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Supporting My Adult Child Who Came Out as Transgender

Editor's Note

This story has been published with permission from the author’s daughter.

A few months ago, our 23-year-old child, who was assigned male at birth, called us and said they were thinking about suicide. After losing one child to suicide, we were distraught and panicked, but we also knew what steps to take to help. Our child immediately started counseling, which brought to the surface a truth they have known for most of their life but could only verbalize through assistance from professionals.

Our child invited my husband and me to their home and shared with us that her spirit does not match her body. She is transgender. We listened intently, working to understand this new normal. She told us she has chosen to live the gender of her soul. We did not argue with her by telling her she was wrong or that she needed to give it more thought. We did ask if she was sure. She told us this is the surest she has been of anything in her life. We physically and emotionally embraced her and told her we love her unconditionally, and we are happy she has found herself. We expressed we are glad she chose life, even if it is in a different shell.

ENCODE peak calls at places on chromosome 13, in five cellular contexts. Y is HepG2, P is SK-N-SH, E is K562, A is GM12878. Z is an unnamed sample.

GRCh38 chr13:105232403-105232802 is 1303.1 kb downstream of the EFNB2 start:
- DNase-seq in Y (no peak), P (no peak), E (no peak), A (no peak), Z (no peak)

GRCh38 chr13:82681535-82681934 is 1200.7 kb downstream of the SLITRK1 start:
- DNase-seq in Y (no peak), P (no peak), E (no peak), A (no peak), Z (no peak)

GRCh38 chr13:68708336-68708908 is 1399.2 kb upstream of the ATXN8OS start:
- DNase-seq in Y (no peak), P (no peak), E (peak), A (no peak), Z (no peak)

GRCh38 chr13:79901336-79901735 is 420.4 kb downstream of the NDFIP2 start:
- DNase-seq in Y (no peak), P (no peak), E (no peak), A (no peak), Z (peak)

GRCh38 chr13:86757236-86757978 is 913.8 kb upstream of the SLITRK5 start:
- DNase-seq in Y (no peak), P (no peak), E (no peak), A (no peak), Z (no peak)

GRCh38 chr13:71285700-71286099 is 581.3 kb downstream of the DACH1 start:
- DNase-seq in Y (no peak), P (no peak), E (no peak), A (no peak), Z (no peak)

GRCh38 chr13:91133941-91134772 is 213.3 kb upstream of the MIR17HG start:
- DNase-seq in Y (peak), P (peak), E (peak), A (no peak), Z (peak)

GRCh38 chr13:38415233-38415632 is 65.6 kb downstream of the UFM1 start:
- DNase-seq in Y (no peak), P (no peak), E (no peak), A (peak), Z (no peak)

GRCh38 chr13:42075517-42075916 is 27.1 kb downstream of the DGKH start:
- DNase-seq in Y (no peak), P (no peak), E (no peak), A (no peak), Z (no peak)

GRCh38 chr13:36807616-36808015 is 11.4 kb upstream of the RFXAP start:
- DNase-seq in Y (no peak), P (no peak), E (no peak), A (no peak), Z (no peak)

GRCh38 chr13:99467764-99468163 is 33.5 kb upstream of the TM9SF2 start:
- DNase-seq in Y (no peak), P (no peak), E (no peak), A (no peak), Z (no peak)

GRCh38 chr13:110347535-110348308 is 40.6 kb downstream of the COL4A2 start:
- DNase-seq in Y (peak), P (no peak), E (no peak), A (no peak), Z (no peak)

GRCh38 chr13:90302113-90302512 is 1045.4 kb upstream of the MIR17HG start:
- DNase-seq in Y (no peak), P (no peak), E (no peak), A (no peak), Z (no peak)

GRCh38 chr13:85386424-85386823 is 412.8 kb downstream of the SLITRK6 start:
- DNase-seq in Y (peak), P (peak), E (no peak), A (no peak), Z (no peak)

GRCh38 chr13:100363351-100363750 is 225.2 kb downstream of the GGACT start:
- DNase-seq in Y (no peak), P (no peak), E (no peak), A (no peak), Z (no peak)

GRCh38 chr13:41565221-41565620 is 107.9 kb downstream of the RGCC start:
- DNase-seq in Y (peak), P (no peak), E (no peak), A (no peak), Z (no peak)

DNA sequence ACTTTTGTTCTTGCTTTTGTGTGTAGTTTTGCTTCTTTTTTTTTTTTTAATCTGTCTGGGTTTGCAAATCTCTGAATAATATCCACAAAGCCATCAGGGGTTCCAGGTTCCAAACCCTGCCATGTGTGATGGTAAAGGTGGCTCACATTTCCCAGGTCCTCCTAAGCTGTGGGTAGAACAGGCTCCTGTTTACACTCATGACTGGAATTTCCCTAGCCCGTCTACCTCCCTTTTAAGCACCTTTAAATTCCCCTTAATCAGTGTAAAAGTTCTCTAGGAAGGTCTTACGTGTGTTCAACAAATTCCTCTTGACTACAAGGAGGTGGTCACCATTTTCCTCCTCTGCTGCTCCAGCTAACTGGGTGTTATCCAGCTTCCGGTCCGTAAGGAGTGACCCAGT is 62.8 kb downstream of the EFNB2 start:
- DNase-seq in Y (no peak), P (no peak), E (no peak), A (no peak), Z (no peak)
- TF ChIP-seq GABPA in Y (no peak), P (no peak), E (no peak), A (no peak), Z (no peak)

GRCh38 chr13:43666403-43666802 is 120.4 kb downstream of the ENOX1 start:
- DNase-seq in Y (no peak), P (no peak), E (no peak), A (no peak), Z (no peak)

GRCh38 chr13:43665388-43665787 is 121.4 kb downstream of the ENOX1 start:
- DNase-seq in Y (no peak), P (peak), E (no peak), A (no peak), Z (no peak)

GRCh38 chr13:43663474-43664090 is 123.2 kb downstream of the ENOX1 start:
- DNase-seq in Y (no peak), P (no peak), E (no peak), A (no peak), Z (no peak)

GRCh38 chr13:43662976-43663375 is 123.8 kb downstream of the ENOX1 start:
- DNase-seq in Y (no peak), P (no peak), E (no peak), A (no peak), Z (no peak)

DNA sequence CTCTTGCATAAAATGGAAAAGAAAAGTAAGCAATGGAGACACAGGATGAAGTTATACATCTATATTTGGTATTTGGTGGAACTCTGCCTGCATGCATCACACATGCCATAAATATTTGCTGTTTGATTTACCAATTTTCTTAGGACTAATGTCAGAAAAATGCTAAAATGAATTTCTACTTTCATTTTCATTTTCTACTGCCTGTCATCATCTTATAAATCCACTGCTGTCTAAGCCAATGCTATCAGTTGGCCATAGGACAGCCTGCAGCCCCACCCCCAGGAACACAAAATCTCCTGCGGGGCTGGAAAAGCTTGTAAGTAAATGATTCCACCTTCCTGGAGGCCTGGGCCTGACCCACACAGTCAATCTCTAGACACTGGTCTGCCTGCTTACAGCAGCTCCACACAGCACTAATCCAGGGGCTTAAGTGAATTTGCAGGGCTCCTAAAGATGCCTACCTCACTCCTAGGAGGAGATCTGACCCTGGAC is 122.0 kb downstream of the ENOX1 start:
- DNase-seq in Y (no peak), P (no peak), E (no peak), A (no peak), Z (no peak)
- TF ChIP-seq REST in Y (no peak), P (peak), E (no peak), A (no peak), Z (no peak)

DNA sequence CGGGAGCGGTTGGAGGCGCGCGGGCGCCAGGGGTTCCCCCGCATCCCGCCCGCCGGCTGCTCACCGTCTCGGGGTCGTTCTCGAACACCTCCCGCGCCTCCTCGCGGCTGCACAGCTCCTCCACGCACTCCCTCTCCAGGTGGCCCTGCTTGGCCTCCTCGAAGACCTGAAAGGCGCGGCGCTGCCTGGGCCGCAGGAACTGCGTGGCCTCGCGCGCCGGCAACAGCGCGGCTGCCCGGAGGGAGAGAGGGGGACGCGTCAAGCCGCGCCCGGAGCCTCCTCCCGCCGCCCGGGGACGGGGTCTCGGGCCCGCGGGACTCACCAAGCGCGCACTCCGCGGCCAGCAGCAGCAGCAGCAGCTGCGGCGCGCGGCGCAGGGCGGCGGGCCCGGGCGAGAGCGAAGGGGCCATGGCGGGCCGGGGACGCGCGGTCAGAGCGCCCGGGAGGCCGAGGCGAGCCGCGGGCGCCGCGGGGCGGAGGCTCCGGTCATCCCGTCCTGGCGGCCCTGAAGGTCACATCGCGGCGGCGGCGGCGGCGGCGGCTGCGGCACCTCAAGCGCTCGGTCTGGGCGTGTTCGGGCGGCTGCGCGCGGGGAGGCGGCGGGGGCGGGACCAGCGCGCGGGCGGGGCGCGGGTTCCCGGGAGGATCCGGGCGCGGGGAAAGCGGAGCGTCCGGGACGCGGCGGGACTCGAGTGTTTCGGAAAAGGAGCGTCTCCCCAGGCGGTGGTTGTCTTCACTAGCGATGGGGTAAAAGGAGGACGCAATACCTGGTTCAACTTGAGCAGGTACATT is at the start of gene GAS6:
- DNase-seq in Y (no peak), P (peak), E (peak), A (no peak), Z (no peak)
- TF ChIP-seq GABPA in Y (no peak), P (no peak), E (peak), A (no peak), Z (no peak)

She is taking steps, in her own time, to help her body match her truth. Because we are supportive, interested and respectful, she answers our questions with candor. She has adopted a new name, wears fingernail polish and is growing out her hair. We can see the change in her eyes. There is joy in her spirit and step which we did not know was missing until we saw it there.

Was this a surprise? Yes.

An adjustment? Yes.

But using her correct name and pronouns has been easy because she is our child who we love deeply and intensely. We choose to accept her for who is she is, even if we do not completely understand. We will continue to ask questions and research so we can support her on her journey.

We love you, Gwyn.

And we are here for you.

Getty image by Roman Didkivskyi.

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